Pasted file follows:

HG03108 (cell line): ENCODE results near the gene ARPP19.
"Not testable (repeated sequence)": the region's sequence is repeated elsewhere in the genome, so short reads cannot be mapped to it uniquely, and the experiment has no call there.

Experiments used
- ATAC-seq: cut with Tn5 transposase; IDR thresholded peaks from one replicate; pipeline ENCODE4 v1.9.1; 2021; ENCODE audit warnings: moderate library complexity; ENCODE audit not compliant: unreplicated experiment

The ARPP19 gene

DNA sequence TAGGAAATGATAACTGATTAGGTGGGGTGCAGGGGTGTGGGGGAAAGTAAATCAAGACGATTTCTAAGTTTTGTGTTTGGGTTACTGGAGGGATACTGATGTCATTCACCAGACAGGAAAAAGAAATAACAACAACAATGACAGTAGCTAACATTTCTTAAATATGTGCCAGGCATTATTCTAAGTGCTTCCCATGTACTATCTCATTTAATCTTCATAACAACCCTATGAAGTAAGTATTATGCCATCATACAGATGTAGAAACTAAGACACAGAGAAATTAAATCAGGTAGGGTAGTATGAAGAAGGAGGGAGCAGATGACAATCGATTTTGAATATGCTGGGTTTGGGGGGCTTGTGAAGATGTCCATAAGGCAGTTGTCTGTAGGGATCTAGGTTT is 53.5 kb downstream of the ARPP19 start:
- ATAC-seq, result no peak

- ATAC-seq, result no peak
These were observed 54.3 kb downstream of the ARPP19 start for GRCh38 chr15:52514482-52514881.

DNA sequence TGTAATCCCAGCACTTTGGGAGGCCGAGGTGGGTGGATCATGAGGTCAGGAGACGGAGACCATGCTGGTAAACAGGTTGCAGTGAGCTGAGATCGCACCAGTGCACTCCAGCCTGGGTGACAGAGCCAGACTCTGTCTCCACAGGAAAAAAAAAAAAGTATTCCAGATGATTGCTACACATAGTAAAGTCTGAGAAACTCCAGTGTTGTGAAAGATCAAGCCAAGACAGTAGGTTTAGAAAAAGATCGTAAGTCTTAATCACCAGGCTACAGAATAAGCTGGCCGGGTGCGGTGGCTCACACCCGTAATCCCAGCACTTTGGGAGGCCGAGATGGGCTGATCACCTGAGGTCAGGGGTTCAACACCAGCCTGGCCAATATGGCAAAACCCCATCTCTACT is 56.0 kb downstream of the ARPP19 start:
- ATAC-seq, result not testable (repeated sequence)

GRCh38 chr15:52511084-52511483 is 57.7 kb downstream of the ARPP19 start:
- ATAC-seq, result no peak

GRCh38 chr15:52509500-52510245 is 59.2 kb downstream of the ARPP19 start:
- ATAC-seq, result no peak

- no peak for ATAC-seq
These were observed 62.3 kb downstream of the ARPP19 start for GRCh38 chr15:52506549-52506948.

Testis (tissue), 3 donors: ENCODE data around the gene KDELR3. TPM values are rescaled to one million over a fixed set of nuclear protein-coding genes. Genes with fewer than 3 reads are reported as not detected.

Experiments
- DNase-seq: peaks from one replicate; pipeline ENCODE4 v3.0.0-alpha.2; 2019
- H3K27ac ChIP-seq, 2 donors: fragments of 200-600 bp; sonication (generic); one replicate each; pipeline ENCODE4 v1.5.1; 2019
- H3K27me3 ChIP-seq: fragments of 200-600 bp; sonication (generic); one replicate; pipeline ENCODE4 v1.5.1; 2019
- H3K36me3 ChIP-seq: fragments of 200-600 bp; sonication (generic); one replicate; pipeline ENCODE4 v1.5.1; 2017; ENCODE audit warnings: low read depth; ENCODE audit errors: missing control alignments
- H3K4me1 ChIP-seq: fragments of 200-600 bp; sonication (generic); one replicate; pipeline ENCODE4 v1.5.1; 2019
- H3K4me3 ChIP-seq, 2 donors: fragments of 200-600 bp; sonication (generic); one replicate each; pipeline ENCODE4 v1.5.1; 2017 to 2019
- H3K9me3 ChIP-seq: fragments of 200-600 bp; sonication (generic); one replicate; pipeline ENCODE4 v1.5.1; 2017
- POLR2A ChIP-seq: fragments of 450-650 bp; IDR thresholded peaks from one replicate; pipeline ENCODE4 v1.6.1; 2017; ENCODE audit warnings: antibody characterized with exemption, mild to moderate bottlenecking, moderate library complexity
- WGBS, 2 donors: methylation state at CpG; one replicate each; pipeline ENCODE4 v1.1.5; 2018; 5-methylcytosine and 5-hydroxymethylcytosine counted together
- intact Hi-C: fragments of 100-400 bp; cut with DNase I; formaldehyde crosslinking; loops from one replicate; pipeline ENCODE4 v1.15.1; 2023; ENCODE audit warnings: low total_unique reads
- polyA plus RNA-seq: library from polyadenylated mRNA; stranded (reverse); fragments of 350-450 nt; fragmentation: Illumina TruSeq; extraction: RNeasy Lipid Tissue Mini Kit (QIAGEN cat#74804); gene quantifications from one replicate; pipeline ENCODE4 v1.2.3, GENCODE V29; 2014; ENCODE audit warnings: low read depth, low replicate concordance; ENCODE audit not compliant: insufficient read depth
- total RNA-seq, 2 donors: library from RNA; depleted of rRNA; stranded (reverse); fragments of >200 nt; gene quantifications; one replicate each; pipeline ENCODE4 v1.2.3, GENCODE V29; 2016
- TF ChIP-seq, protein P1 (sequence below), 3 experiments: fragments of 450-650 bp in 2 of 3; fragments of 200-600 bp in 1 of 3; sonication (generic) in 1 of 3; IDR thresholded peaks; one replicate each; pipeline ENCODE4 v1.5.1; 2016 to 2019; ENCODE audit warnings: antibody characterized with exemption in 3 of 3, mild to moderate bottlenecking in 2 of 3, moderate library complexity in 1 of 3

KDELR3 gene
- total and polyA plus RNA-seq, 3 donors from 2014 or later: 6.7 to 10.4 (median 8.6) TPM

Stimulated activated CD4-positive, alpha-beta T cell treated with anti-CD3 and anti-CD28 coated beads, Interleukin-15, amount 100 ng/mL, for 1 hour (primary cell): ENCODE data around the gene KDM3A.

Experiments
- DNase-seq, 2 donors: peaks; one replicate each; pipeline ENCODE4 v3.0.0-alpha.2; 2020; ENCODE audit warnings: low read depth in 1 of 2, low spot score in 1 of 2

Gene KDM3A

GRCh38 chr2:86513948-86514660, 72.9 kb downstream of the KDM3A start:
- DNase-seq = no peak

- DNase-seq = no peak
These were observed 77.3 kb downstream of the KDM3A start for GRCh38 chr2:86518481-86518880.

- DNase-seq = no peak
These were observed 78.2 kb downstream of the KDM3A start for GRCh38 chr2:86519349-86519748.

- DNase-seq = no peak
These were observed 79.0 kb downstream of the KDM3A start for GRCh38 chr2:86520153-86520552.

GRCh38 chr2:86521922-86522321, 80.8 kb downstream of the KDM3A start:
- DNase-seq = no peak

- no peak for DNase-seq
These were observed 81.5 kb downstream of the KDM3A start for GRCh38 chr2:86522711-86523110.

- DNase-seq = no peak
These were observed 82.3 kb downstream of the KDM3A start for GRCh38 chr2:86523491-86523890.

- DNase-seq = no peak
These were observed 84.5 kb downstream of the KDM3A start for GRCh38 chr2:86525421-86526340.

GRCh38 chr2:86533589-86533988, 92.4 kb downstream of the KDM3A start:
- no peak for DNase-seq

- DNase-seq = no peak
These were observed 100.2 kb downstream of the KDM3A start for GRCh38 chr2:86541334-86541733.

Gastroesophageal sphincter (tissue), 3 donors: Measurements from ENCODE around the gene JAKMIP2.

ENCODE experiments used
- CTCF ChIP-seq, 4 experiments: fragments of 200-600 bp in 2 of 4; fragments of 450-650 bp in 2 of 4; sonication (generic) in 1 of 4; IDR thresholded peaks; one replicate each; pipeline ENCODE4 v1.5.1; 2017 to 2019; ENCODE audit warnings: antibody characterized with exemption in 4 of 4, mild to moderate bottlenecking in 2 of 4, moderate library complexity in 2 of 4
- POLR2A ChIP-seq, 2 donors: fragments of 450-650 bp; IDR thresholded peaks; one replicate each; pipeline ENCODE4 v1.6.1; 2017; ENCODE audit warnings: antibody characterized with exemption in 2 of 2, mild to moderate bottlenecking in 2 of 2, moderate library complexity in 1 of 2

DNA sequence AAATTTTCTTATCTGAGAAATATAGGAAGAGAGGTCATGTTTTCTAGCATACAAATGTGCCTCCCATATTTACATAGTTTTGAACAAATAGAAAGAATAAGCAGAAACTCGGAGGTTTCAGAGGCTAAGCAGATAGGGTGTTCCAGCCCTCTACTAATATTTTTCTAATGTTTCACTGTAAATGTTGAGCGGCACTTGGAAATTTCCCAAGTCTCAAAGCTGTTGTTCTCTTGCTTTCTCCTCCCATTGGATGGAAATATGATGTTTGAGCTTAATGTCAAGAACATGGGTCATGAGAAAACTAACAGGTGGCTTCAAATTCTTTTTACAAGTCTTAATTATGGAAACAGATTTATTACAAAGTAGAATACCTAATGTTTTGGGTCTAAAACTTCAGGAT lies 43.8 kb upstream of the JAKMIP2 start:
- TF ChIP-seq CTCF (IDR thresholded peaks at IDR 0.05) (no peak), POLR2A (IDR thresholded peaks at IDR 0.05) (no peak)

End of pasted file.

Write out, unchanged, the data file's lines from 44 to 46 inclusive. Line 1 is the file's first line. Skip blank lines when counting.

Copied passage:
These were observed 78.2 kb downstream of the KDM3A start for GRCh38 chr2:86519349-86519748.

- DNase-seq = no peak
These were observed 79.0 kb downstream of the KDM3A start for GRCh38 chr2:86520153-86520552.